Where to go, though, Eddie? Good Causes was a good start, and with charadee naturally being beyond reproach, it was the ideal vehicle for the Izzard rebirth. David Walliams swam the dirty old Thames in 2006, so Eddie embarked upon a mental marathon project which saw him run 43 of them in 51 days in the name of Sport Relief. A celebrity running a staggering amount of marathons to raise money for charity? Amazing that no celebrity had ever thought of that before, isn’t it, guys ‘n’ gals? Anyway, all of this is a fairly routine process when a once-cult figure seeks wider public acceptance, I suppose; it was Eddie’s next move which has served to transform him into the man he is today – politics.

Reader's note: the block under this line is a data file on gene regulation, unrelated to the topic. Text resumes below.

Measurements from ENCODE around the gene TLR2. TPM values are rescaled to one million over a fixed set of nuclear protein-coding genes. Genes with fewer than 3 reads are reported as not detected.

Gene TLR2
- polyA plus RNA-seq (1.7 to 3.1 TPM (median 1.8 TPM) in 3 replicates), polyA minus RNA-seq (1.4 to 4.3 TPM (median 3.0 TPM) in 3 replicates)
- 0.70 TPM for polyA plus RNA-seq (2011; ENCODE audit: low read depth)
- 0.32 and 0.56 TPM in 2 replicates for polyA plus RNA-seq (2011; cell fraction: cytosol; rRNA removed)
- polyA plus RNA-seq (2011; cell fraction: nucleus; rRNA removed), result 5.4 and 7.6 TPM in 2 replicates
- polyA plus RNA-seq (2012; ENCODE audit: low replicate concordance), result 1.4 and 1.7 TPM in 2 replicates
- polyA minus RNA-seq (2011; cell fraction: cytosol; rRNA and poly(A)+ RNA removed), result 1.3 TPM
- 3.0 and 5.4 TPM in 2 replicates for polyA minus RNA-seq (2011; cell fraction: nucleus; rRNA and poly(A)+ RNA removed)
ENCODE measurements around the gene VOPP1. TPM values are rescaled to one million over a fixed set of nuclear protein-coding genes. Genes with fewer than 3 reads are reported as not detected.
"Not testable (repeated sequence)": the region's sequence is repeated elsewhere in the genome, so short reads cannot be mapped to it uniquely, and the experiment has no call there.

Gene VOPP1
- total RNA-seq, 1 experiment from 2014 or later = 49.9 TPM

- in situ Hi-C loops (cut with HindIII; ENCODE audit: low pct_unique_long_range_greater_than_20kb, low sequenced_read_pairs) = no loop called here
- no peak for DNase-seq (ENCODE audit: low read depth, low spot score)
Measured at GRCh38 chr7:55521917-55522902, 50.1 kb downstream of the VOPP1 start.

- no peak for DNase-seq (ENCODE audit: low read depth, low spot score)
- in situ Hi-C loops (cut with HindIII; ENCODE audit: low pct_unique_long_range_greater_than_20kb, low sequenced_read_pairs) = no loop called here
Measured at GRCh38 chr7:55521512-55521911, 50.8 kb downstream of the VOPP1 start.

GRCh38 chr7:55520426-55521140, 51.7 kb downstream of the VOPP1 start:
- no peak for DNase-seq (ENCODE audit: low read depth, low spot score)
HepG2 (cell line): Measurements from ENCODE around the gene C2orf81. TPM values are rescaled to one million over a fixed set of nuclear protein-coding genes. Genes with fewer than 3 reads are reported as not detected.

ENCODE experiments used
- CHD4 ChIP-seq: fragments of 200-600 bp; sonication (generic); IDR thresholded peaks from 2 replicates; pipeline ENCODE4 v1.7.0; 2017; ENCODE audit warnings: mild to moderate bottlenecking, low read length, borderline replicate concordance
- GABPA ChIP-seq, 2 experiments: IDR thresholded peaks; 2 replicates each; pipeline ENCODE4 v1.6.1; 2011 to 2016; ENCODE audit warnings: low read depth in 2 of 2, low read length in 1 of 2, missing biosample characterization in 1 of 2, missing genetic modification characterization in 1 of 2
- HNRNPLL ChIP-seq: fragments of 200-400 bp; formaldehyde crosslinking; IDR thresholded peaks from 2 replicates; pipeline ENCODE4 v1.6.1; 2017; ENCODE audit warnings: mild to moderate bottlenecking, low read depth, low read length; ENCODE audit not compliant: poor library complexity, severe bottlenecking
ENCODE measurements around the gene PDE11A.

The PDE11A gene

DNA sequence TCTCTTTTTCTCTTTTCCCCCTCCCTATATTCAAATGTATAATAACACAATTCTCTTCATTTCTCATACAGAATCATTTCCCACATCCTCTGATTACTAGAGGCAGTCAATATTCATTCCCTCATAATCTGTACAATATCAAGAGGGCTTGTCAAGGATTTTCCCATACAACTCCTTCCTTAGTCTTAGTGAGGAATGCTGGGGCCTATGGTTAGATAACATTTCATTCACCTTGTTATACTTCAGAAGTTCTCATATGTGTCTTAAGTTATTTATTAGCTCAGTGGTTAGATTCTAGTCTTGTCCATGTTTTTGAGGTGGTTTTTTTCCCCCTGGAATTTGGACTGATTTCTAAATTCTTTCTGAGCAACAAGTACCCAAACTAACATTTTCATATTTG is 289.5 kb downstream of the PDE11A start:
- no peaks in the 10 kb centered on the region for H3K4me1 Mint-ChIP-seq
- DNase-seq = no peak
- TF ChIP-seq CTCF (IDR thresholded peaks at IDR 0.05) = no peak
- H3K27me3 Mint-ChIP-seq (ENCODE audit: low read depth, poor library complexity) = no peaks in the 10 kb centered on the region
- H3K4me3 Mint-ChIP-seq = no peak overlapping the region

I’ll be honest; whenever someone I either previously admired or didn’t especially dislike acts as a cheerleader for a particular political party or politician my heart sinks. Kenny Everett appearing at the Conservative Party conference in 1983 made me wince; the collection of Showbiz Luvvies propping-up Neil Kinnock’s ill-advised Sheffield Arena rally in 1992 made me wonder who was using who; and despite his presence at several Labour Party conferences in recent years, it was Eddie Izzard’s pre-Referendum appearance alongside Nigel Farage on ‘Question Time’ that altered my opinion of him forever. Rather than allowing the UKIP leader to dig yet another Farage-shaped hole, Izzard grabbed the shovel from his hands and proceeded to dig a veritable trench big enough to house the evident Izzard ego.